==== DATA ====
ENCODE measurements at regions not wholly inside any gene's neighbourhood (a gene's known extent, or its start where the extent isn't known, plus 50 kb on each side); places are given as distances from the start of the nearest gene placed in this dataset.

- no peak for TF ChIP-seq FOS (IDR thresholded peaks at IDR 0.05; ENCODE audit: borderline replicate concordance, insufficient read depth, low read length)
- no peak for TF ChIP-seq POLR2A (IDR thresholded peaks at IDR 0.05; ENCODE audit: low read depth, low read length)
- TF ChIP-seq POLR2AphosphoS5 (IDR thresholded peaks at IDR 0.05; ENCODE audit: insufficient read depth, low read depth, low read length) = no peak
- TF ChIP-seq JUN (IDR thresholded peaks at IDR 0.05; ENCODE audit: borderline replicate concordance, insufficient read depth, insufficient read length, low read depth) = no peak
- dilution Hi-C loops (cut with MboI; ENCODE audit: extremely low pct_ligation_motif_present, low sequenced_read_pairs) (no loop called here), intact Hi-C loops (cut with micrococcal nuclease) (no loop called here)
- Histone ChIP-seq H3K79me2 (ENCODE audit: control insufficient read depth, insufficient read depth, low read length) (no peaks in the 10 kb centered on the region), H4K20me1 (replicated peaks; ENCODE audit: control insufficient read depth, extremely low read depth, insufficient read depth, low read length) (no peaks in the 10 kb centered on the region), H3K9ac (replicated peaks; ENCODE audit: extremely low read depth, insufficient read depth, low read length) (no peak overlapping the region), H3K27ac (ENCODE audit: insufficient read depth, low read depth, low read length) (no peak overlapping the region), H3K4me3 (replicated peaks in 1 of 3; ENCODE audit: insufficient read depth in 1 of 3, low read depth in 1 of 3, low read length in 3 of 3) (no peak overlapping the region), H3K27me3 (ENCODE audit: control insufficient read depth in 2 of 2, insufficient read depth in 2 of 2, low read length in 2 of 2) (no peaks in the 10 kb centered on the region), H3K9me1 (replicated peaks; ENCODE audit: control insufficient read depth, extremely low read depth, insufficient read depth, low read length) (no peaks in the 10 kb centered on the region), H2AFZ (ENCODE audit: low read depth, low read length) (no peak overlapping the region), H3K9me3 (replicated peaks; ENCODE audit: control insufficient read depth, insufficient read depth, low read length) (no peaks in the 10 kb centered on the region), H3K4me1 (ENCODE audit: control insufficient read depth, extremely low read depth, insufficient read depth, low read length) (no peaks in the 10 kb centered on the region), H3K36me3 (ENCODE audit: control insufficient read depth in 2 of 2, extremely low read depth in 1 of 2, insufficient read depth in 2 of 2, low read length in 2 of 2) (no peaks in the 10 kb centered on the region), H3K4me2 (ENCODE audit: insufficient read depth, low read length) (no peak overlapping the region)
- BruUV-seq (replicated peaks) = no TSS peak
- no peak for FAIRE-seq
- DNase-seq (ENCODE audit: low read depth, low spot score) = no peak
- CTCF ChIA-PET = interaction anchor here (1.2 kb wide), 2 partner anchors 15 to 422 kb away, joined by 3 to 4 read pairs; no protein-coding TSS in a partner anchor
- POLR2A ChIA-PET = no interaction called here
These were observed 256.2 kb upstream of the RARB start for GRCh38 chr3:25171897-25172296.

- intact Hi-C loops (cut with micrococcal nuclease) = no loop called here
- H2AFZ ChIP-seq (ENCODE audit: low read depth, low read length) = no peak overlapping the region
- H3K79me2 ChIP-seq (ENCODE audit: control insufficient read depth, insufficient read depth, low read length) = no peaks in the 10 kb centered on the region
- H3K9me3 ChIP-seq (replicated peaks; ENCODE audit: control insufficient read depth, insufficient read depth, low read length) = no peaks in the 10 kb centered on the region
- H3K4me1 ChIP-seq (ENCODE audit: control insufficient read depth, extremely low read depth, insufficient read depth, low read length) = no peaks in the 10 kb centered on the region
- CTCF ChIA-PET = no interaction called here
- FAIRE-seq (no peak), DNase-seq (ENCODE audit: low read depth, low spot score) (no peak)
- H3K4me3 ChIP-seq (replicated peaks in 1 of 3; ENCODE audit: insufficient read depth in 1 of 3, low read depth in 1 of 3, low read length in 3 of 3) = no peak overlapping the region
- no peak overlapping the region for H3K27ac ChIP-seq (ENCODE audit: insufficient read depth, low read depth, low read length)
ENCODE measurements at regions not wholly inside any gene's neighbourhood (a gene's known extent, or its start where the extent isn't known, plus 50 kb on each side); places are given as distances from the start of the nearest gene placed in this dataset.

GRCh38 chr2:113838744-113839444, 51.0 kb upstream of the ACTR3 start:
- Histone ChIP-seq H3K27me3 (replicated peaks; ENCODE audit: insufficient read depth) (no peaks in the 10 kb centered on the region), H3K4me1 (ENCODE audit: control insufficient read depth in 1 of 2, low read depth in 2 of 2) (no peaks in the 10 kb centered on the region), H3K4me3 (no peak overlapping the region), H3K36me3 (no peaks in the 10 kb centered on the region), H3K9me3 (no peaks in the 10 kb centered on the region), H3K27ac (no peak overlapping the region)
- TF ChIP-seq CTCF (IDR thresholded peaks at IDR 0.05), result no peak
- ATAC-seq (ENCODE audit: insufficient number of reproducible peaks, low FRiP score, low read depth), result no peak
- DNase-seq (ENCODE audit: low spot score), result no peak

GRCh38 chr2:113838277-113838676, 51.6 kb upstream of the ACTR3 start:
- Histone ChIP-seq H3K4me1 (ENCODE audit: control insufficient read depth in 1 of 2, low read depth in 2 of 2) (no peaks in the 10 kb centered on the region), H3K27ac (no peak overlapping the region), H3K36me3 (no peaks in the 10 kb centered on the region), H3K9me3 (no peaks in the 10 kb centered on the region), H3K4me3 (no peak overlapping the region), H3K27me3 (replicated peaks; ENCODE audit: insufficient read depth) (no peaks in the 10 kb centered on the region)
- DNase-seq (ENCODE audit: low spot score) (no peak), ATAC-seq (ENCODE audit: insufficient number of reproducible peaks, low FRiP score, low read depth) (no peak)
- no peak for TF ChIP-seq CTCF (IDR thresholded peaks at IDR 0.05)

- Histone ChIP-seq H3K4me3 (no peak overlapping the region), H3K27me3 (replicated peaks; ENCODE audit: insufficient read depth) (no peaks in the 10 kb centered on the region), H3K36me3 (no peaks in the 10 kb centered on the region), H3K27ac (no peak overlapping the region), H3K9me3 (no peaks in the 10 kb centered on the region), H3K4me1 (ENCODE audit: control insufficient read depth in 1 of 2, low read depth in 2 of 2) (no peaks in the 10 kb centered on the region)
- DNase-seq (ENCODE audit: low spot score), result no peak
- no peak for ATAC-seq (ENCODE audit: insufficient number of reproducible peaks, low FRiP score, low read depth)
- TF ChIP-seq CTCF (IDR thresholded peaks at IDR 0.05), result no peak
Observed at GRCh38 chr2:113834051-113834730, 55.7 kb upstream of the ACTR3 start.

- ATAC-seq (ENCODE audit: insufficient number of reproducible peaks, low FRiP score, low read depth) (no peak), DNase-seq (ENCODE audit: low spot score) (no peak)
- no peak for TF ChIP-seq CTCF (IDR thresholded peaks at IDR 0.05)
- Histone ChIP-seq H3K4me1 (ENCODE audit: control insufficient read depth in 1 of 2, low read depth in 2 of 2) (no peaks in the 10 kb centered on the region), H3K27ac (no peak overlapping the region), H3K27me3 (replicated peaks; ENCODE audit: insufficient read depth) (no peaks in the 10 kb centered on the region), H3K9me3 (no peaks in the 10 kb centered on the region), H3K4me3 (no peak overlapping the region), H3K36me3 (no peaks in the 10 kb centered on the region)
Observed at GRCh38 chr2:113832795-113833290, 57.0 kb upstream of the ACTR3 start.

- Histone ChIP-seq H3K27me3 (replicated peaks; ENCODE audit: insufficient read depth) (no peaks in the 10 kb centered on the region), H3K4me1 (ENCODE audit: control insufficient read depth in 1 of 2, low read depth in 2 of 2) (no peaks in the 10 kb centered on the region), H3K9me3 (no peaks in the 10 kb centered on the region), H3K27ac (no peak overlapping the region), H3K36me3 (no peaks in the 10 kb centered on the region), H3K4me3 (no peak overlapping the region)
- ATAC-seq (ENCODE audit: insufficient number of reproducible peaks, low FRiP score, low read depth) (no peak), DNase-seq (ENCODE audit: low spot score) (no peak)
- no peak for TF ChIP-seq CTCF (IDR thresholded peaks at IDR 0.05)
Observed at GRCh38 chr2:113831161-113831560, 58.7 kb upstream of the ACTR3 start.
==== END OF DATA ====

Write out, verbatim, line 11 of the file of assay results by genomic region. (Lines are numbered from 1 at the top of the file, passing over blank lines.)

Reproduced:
- CTCF ChIA-PET = interaction anchor here (1.2 kb wide), 2 partner anchors 15 to 422 kb away, joined by 3 to 4 read pairs; no protein-coding TSS in a partner anchor